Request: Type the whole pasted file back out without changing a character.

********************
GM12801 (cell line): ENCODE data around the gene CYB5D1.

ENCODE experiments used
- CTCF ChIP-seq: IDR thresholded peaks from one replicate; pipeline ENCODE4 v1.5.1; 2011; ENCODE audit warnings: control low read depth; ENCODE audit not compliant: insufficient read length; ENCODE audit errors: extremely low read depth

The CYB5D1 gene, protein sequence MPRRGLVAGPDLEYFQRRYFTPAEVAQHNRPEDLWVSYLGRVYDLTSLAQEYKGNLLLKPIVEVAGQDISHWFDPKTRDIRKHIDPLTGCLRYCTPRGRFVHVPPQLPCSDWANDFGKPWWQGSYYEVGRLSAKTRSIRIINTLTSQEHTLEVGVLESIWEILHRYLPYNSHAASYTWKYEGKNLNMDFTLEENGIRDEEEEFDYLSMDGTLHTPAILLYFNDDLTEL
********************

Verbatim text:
GM12801 (cell line): ENCODE data around the gene CYB5D1.

ENCODE experiments used
- CTCF ChIP-seq: IDR thresholded peaks from one replicate; pipeline ENCODE4 v1.5.1; 2011; ENCODE audit warnings: control low read depth; ENCODE audit not compliant: insufficient read length; ENCODE audit errors: extremely low read depth

The CYB5D1 gene, protein sequence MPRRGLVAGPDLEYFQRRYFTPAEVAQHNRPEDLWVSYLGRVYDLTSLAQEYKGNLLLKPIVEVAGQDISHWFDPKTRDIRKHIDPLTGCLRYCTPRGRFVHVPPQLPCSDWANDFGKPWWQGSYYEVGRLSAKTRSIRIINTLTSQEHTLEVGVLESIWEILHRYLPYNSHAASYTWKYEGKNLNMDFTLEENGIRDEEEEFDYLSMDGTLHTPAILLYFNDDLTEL